It's hard not to listen to NBA commissioner Adam Silver's empathetic and eloquent comments about the inherent difficulties surrounding the league's return to play and contrast it with the messy food fight that negotiations between Major League Baseball and its union have become.
Speaking to ESPN Monday night, Silver acknowledged the 22-team restart that is scheduled to begin with training camps in mid-July and games on July 30 in Orlando, Fla., is "not an ideal situation."
Silver hit all the right notes in acknowledging players' legitimate concerns about the unknown risks surrounding COVID-19, the displacement from current communities where the fight for racial justice is ongoing, the lengthy isolation in a quarantine setting at Disney World and the injury risk after such a long layoff that could affect future earnings.
"We are trying to find a way to our own normalcy in the middle of a pandemic, in the middle of essentially a recession or worse with 40 million unemployed, and now with enormous social unrest in the country," Silver told Mike Greenberg. "I'm incredibly sympathetic and empathetic to what's happening in people's lives. And in the midst of all that, to say, ‘We're looking for an opportunity to restart this league, to try to move forward with crowning a champion,' it's not top of mind for a lot of people."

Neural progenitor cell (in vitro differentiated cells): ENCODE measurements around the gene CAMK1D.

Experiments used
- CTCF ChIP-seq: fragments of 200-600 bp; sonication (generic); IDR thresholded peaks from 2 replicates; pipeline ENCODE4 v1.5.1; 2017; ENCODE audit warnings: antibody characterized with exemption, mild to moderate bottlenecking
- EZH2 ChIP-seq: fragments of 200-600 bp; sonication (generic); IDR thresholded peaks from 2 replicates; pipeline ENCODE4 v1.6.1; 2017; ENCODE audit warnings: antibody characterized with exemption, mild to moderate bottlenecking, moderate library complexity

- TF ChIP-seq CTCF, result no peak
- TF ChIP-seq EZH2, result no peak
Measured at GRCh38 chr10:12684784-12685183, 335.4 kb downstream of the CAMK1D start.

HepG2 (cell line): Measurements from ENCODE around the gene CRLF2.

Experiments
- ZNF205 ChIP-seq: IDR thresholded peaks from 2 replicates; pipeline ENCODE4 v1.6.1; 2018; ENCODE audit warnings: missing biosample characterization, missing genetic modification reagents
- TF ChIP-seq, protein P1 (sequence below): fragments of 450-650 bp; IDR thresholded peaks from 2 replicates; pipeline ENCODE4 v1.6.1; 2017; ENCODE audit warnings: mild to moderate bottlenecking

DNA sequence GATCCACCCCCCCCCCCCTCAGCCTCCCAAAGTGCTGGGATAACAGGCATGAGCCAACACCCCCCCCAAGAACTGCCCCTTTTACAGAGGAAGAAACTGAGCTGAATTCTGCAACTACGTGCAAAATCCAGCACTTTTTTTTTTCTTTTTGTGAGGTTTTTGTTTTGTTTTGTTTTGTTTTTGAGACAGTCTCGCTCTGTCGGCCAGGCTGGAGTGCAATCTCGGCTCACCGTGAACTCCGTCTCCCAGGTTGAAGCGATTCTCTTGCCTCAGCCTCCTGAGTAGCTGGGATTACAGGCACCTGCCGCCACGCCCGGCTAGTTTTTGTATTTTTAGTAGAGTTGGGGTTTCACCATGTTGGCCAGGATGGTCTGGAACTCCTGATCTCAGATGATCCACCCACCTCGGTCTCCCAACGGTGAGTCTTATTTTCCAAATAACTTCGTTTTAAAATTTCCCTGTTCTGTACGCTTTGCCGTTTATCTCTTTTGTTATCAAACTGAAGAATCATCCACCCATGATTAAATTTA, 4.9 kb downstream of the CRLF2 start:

It's why he stressed that participation isn't mandatory, although not playing obviously would mean no paychecks.
But at the same time, Silver, unlike what's happening with Major League Baseball, tried to point to the greater good that sports can achieve.
Sure, there are massive financial implications. Without a restart, it's likely the league would move to renegotiate the collective bargaining agreement with the players association. As it stands, the losses that have accrued since Silver became on March 11 the first commissioner to pause a major sports league are significant - implications on future salary caps and luxury tax figures are projected to be large.
But in part acknowledging the eight teams, including the Bulls, who weren't invited to the restart, Silver downplayed that the sole motivation is money. Are you listening, Major League Baseball?
"The incremental difference between, at this point, playing and not playing, isn't nearly as great as people think, especially given the enormous expense in putting this on," Silver said. "Really, it's more a sense from the entire NBA community that we have an obligation to try this because the alternative is to stay on the sidelines, in essence, give in to this virus. For us, we feel that this is what we do. We put on NBA basketball. We think that for the country, it'll be a respite."
In other words, play ball.
Nobody is expecting a completely smooth experience. Bumps will occur along the way, even in the leadup to the league trying to pull off this unprecedented model.
But the attempt certainly beats squabbling over how to split up a large pie of money.
Unlike MLB, NBA's Adam Silver hits right notes in attempt to play ball originally appeared on NBC Sports Chicago